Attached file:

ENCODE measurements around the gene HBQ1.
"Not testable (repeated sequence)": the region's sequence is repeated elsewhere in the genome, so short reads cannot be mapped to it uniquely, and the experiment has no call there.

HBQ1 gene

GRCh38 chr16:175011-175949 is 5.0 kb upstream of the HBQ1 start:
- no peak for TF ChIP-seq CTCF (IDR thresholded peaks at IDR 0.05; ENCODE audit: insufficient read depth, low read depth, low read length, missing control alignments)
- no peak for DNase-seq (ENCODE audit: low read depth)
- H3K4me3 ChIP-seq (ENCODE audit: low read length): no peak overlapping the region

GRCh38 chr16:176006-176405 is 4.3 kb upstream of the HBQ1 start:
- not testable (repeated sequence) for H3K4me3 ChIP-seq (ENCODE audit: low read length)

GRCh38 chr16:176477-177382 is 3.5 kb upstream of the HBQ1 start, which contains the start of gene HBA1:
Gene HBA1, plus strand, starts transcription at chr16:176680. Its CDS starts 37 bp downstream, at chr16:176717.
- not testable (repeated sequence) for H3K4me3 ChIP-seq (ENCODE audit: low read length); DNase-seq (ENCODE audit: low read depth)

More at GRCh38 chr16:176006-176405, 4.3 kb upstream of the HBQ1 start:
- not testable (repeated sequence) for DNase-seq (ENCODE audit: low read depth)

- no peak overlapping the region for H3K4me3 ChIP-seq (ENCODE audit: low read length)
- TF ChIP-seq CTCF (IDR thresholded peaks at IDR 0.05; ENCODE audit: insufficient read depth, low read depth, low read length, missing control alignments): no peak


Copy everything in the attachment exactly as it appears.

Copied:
ENCODE measurements around the gene HBQ1.
"Not testable (repeated sequence)": the region's sequence is repeated elsewhere in the genome, so short reads cannot be mapped to it uniquely, and the experiment has no call there.

HBQ1 gene

GRCh38 chr16:175011-175949 is 5.0 kb upstream of the HBQ1 start:
- no peak for TF ChIP-seq CTCF (IDR thresholded peaks at IDR 0.05; ENCODE audit: insufficient read depth, low read depth, low read length, missing control alignments)
- no peak for DNase-seq (ENCODE audit: low read depth)
- H3K4me3 ChIP-seq (ENCODE audit: low read length): no peak overlapping the region

GRCh38 chr16:176006-176405 is 4.3 kb upstream of the HBQ1 start:
- not testable (repeated sequence) for H3K4me3 ChIP-seq (ENCODE audit: low read length)

GRCh38 chr16:176477-177382 is 3.5 kb upstream of the HBQ1 start, which contains the start of gene HBA1:
Gene HBA1, plus strand, starts transcription at chr16:176680. Its CDS starts 37 bp downstream, at chr16:176717.
- not testable (repeated sequence) for H3K4me3 ChIP-seq (ENCODE audit: low read length); DNase-seq (ENCODE audit: low read depth)

More at GRCh38 chr16:176006-176405, 4.3 kb upstream of the HBQ1 start:
- not testable (repeated sequence) for DNase-seq (ENCODE audit: low read depth)

- no peak overlapping the region for H3K4me3 ChIP-seq (ENCODE audit: low read length)
- TF ChIP-seq CTCF (IDR thresholded peaks at IDR 0.05; ENCODE audit: insufficient read depth, low read depth, low read length, missing control alignments): no peak